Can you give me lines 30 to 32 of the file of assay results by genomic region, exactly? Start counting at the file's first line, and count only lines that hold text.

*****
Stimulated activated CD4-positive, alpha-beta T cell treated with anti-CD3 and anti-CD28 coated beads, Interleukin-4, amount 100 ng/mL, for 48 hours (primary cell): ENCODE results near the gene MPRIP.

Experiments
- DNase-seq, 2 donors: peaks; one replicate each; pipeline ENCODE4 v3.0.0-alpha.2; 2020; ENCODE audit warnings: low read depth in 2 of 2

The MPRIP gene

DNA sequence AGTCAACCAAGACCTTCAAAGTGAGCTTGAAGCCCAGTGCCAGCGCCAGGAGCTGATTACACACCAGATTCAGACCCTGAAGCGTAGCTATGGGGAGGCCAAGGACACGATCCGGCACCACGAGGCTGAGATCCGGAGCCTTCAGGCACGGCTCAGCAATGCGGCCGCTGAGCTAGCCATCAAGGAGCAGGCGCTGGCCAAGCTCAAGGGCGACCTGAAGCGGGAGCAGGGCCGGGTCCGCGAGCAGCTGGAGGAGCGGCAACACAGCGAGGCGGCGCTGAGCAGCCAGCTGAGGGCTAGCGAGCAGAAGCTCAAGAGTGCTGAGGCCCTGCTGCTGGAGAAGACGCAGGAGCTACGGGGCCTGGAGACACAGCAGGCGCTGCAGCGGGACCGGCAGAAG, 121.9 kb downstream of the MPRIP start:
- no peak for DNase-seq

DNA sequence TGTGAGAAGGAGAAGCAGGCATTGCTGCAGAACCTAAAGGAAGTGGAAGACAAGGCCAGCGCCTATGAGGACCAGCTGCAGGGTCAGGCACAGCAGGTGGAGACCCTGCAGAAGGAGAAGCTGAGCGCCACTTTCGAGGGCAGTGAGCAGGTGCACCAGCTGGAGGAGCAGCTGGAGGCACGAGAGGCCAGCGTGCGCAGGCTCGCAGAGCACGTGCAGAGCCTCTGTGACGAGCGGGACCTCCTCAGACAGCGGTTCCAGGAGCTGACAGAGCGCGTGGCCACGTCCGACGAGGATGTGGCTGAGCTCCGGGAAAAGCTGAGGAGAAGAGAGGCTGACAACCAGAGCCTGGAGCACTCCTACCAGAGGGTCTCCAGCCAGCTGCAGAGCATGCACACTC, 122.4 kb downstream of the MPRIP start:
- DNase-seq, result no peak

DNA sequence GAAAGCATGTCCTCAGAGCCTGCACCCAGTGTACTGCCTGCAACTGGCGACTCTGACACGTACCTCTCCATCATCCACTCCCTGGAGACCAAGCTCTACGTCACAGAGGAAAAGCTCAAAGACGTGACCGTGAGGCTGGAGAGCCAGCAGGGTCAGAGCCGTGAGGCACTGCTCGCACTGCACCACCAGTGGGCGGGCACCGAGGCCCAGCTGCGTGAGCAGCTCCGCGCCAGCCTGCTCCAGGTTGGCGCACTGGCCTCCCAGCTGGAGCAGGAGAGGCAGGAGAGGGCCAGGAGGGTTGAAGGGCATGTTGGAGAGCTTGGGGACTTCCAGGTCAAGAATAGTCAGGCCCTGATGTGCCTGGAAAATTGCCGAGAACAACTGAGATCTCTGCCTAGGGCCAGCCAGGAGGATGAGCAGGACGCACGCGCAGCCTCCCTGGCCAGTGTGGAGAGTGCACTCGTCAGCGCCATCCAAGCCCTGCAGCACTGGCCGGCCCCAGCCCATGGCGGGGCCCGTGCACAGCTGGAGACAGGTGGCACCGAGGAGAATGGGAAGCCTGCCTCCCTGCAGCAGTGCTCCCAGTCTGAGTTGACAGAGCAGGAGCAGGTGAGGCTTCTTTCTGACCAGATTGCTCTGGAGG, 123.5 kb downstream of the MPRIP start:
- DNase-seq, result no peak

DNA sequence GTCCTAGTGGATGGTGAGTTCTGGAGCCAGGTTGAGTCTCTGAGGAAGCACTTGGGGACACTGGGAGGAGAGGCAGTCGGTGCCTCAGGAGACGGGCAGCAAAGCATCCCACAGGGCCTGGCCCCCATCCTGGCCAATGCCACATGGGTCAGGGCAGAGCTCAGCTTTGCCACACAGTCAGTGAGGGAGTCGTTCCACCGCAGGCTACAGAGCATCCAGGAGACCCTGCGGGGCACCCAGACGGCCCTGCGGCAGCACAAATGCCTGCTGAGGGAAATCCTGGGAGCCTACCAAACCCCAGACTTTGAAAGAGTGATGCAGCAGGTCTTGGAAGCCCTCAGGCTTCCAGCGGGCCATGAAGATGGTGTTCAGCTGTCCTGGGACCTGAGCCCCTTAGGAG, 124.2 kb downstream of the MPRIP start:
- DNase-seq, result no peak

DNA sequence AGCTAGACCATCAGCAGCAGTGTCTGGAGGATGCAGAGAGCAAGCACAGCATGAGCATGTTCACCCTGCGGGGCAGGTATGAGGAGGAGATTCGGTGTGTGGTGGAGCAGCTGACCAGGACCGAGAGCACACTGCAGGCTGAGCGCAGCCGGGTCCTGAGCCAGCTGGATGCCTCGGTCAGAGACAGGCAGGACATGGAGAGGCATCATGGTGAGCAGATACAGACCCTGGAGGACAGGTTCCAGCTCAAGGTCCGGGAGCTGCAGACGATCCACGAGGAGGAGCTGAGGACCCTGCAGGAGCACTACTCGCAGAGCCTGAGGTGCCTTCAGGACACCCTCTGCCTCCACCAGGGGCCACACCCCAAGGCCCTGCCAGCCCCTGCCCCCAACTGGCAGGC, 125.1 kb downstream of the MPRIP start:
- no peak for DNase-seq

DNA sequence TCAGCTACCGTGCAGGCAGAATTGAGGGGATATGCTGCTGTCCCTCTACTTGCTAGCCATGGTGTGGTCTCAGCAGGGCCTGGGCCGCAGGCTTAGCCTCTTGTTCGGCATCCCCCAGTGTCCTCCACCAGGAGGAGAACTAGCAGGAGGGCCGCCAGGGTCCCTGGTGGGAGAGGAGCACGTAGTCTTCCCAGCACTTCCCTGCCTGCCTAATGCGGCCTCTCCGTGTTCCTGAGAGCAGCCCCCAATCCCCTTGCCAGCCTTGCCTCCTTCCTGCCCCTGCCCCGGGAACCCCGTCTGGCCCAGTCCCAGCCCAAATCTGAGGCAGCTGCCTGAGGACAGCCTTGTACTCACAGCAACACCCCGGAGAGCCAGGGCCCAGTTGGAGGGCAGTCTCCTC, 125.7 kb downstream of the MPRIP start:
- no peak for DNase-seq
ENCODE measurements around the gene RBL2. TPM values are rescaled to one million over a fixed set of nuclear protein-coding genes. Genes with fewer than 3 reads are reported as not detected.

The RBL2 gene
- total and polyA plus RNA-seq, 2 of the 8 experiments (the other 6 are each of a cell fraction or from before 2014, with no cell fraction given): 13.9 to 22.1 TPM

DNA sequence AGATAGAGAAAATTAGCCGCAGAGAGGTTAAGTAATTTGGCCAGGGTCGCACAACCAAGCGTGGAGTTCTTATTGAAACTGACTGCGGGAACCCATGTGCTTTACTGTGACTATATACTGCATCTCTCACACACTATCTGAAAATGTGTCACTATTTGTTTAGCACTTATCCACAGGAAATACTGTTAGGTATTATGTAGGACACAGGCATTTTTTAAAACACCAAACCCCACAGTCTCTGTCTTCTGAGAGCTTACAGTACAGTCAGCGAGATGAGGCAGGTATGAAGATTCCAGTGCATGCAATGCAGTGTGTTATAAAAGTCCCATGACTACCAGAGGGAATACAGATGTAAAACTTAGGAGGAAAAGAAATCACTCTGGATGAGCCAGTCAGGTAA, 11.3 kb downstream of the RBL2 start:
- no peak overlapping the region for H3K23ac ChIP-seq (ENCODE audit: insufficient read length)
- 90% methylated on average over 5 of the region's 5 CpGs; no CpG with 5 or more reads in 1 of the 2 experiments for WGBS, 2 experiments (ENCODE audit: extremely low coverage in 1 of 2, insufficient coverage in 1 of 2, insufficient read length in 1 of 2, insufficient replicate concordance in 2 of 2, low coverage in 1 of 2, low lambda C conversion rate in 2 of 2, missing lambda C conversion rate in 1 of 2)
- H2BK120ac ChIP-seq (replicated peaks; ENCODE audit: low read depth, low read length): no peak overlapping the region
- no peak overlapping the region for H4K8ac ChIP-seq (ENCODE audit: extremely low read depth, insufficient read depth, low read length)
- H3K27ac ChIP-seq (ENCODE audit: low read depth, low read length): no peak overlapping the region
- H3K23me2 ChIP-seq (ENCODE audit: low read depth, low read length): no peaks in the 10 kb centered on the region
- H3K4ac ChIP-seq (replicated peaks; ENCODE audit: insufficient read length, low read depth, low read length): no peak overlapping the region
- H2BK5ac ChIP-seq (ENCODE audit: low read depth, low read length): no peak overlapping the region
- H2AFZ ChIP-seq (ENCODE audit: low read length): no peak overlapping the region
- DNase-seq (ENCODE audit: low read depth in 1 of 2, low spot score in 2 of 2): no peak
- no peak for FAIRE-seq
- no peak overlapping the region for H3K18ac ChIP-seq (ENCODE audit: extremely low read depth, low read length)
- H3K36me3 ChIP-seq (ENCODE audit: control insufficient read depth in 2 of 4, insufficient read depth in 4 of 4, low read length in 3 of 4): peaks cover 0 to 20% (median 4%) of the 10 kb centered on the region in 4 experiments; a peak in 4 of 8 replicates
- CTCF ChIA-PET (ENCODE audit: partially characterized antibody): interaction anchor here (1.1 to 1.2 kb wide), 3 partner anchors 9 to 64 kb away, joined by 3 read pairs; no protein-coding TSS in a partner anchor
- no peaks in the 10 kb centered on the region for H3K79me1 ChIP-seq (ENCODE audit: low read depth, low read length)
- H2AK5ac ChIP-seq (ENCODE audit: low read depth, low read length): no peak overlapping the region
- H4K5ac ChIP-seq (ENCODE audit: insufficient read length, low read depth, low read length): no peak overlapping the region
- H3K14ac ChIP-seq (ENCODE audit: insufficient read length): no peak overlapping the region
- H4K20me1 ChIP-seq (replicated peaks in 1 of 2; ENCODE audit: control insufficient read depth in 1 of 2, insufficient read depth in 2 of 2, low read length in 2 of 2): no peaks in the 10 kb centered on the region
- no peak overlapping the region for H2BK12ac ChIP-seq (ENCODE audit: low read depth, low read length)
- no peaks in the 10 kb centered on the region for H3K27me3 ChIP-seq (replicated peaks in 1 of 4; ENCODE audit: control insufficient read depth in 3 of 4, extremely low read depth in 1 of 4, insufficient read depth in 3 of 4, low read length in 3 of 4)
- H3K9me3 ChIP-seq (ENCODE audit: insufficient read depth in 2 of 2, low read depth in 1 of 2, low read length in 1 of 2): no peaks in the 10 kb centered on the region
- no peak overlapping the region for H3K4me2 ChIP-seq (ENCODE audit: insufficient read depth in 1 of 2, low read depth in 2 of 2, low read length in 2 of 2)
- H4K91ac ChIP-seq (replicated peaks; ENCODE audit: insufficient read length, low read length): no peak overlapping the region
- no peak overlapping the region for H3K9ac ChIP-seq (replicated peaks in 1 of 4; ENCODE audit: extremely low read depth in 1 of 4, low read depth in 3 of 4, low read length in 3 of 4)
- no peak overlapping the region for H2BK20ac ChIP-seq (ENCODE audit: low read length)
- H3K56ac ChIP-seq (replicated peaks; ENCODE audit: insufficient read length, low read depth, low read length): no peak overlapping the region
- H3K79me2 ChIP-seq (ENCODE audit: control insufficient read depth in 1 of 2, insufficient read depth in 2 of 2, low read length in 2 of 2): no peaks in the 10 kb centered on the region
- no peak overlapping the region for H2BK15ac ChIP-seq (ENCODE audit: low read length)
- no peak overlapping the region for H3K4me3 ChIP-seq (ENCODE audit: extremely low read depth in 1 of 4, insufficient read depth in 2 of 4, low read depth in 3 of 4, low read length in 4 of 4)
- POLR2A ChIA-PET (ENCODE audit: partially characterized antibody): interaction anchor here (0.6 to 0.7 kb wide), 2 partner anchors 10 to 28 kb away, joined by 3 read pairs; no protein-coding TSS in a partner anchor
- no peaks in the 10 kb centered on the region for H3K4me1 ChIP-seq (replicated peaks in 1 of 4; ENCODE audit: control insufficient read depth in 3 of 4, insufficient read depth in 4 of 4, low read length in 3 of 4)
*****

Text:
- DNase-seq (ENCODE audit: low read depth in 1 of 2, low spot score in 2 of 2): no peak
- no peak for FAIRE-seq
- no peak overlapping the region for H3K18ac ChIP-seq (ENCODE audit: extremely low read depth, low read length)